LadyGreyIcedTea t1_jdfpco2 wrote

This case is extreme but, to be perfectly honest, in 16 years as a pediatric nurse I have seen DCF do too much twice (both cases involved children with undiagnosed osteogenesis imperfecta and unexplained fractures) and do too little too many times to count.

Someone in this case had to have filed a 51A against the parents otherwise DCF wouldn't have even known about it. It was a report of suspected abuse and was probably screened in as an emergency response, which led to the middle of the night response. If DCF hadn't removed these children and it actually was an abuse case, the outcome could have been deadly.


LadyGreyIcedTea t1_jbtl9qb wrote

>Long story short, my supervisor is a moron that will eventually get our work into some OSHA violation because some workers are working more than 40 hours per week and not getting paid overtime for those hours.

This isn't an OSHA issue, it's a DOL issue. OSHA is the Occupational Safety and Health Administration.

You mention your co-worker was recently promoted. If they were promoted to a salaried/exempt position, they are not required to be paid OT for hours worked beyond 40.


LadyGreyIcedTea t1_jbm42eh wrote

Hopkinton is not really accessible by public transportation. The towns you listed that you are considering living in have commuter rail access but it is not feasible to commute to Hopkinton from any of those stations via public transportation. I am from the next town over and Hopkinton is not the place to work if you need to rely on public transportation.


LadyGreyIcedTea t1_ja6530u wrote

It's possible to have both private insurance and MassHealth. MassHealth just becomes secondary in that scenario and covers things like deductibles and co-pays from the primary insurance. So no, there's no penalty for having 2 insurances as this is common and something many people have. If you qualify for MassHealth, you should always have MassHealth.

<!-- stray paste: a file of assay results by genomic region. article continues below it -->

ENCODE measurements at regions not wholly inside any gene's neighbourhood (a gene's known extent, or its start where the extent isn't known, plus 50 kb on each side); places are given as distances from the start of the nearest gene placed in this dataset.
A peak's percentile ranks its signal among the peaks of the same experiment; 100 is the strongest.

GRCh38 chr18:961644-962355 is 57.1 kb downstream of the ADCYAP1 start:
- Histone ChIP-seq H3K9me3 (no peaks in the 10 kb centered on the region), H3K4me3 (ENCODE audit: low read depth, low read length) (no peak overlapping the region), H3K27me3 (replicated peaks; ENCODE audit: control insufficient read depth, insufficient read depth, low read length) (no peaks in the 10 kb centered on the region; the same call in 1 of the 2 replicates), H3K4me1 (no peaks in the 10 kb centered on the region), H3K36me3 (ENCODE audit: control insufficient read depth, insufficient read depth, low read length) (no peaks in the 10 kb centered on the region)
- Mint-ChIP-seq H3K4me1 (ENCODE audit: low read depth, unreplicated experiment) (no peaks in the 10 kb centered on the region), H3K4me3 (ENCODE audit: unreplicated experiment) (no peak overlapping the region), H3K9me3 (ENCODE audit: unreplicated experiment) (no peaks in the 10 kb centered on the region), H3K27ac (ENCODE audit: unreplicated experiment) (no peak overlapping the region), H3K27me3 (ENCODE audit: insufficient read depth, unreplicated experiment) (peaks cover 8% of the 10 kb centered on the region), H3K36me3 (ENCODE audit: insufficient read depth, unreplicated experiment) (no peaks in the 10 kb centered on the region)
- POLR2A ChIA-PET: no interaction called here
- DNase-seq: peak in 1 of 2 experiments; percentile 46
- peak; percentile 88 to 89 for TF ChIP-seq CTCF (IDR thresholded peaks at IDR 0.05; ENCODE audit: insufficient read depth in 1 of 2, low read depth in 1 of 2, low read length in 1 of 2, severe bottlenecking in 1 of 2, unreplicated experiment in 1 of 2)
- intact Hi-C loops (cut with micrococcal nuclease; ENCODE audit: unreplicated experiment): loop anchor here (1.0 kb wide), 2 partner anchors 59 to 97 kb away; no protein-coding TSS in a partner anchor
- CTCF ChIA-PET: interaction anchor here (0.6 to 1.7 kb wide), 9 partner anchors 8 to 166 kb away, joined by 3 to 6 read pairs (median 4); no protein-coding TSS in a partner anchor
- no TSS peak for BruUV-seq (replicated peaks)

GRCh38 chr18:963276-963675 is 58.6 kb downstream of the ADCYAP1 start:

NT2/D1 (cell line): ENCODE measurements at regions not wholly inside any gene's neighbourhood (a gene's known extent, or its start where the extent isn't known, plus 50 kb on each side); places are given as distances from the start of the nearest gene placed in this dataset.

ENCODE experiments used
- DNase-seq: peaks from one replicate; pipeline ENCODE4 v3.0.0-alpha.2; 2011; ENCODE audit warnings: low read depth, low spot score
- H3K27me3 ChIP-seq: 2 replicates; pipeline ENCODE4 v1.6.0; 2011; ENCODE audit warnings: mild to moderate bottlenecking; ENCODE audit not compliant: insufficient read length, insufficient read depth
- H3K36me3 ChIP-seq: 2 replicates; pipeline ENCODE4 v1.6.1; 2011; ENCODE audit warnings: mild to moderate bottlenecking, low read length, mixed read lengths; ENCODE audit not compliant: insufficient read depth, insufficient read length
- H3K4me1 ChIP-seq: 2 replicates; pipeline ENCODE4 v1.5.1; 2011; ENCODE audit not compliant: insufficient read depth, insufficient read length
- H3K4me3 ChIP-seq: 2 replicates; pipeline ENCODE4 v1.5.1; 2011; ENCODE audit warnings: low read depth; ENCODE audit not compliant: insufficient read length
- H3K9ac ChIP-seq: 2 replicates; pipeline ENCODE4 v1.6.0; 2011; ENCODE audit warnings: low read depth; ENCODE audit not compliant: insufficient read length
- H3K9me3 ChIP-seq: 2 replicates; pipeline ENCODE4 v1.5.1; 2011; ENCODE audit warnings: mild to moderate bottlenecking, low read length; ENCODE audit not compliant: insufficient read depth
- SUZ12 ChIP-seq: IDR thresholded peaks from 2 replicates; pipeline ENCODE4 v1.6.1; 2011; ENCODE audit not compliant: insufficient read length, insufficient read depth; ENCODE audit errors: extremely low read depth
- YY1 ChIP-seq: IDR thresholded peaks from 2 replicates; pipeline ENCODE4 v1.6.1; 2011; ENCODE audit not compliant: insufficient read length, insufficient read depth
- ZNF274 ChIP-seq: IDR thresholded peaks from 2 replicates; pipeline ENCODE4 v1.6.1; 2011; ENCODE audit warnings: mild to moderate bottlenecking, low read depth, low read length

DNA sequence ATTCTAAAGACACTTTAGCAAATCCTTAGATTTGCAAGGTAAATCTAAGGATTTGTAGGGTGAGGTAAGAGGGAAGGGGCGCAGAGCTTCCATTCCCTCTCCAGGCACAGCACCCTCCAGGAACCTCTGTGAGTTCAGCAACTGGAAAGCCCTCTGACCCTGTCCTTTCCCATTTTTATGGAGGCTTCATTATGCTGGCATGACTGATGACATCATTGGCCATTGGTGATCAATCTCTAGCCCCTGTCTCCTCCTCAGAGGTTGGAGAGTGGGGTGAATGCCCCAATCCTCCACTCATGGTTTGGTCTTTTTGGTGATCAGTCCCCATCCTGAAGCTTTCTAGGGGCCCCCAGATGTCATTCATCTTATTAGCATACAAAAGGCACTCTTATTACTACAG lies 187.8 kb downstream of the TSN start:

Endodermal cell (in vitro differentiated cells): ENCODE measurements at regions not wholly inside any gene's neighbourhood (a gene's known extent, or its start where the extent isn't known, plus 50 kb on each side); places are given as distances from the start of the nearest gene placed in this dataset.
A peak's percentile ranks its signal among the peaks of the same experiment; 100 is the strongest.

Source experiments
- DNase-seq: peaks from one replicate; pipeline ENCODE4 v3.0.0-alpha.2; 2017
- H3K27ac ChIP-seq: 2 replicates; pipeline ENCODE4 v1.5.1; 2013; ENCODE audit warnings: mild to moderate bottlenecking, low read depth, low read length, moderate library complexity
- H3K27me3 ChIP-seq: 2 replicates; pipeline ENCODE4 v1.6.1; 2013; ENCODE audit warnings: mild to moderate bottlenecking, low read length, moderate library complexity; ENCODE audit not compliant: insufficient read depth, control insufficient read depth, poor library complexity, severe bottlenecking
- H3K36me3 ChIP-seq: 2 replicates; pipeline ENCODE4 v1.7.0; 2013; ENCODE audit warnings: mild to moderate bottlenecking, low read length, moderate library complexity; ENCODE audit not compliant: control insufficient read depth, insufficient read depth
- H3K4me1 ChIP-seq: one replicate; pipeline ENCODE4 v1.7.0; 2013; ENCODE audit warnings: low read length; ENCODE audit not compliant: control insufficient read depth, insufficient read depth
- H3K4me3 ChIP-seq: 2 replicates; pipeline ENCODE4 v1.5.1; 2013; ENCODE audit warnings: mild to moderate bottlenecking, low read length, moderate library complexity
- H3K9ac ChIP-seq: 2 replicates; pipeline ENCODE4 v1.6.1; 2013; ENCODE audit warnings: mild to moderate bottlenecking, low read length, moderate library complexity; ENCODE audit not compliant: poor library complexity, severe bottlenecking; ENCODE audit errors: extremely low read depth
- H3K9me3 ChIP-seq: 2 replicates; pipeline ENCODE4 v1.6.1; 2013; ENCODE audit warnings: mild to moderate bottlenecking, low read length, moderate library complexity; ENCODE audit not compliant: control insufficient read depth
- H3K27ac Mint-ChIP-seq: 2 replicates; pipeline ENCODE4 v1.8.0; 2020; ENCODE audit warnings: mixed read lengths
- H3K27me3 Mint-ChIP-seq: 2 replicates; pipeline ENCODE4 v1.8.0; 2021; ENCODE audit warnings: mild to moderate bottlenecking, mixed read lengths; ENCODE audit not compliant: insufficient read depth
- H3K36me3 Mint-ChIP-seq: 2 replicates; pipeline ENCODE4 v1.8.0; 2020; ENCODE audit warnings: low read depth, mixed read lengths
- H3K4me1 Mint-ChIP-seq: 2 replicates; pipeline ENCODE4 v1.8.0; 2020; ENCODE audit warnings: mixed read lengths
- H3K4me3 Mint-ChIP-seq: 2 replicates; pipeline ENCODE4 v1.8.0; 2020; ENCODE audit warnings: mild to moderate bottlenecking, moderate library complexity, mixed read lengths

LadyGreyIcedTea t1_ja586gm wrote

A co-worker's spouse is an MBTA policeman. I know he often signs up to work the Gillette train on Patriots game days or during certain concerts. They ride the train and then "police" a certain section of the stadium.


LadyGreyIcedTea t1_j6yytg0 wrote

It depends on the district too. Some are more apt to outplace than others. I work with children with severe special needs and have seen Salem, for example, not hesitate to send kids out immediately (like at their initial IEP meeting prior to their 3rd birthday) because the magnitude of their needs was too great. There are also families of means who move to certain towns specifically because that town is known as more likely to outplace their child without a fight. Newton is a town that has that reputation within the local pediatric circle.


LadyGreyIcedTea t1_j6g4sb2 wrote

To be fair, who has an easier time accessing mental health treatment? An affluent woman who in all likelihood has private health insurance and a husband who is able to work from home while she seeks treatment or a woman of lower socioeconomic means who is on MassHealth and who doesn't have family support?